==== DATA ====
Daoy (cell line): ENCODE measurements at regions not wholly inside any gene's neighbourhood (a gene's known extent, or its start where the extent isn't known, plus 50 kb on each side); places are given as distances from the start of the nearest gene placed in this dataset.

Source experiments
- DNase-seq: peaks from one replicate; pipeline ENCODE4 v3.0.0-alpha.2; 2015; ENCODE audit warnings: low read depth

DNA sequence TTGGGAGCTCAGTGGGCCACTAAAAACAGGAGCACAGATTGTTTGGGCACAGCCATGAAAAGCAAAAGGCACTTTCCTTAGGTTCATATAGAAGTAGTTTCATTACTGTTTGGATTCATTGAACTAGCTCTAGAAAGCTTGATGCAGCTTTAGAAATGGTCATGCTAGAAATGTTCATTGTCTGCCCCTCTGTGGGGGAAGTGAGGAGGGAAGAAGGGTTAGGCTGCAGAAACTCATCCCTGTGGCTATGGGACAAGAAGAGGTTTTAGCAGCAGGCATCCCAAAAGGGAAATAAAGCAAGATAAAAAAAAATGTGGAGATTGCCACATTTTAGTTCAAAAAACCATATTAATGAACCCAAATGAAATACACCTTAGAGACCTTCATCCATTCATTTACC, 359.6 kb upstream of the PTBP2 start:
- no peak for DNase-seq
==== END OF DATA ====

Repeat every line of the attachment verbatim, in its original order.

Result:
Daoy (cell line): ENCODE measurements at regions not wholly inside any gene's neighbourhood (a gene's known extent, or its start where the extent isn't known, plus 50 kb on each side); places are given as distances from the start of the nearest gene placed in this dataset.

Source experiments
- DNase-seq: peaks from one replicate; pipeline ENCODE4 v3.0.0-alpha.2; 2015; ENCODE audit warnings: low read depth

DNA sequence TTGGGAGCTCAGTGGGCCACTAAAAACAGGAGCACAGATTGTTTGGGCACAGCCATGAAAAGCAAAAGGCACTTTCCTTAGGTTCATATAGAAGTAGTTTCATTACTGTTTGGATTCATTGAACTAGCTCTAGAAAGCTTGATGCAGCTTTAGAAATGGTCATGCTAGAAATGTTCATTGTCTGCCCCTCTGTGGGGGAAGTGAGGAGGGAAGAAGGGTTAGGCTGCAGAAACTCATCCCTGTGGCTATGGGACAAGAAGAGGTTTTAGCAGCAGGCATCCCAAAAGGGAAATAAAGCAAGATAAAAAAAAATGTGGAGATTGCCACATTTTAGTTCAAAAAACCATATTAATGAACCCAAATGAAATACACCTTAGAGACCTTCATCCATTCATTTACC, 359.6 kb upstream of the PTBP2 start:
- no peak for DNase-seq